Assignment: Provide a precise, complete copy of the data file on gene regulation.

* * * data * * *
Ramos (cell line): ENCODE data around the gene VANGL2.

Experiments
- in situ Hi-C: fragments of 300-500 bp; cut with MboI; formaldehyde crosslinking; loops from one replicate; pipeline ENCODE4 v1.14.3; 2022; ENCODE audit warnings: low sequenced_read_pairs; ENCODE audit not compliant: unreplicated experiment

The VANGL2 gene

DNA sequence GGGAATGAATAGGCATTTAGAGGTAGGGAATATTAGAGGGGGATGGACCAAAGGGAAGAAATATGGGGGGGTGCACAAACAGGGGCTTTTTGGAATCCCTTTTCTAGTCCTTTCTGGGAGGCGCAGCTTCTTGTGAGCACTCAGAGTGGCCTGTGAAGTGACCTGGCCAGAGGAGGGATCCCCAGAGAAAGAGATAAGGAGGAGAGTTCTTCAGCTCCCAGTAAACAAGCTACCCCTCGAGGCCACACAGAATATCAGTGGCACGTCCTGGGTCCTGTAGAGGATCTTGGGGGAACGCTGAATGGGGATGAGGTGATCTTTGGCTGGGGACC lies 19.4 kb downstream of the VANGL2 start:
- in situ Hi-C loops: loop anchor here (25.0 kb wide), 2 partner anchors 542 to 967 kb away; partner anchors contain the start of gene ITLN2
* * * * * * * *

Ramos (cell line): ENCODE data around the gene VANGL2.

Experiments
- in situ Hi-C: fragments of 300-500 bp; cut with MboI; formaldehyde crosslinking; loops from one replicate; pipeline ENCODE4 v1.14.3; 2022; ENCODE audit warnings: low sequenced_read_pairs; ENCODE audit not compliant: unreplicated experiment

The VANGL2 gene

DNA sequence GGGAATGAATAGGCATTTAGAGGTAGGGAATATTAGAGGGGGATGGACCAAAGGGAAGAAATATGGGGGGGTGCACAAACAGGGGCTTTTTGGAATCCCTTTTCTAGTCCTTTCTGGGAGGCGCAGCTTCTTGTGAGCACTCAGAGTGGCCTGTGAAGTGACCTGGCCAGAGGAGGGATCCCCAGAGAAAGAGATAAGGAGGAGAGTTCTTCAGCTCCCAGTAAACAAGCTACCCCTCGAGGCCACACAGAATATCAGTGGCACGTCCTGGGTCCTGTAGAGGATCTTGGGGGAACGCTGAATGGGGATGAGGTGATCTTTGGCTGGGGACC lies 19.4 kb downstream of the VANGL2 start:
- in situ Hi-C loops: loop anchor here (25.0 kb wide), 2 partner anchors 542 to 967 kb away; partner anchors contain the start of gene ITLN2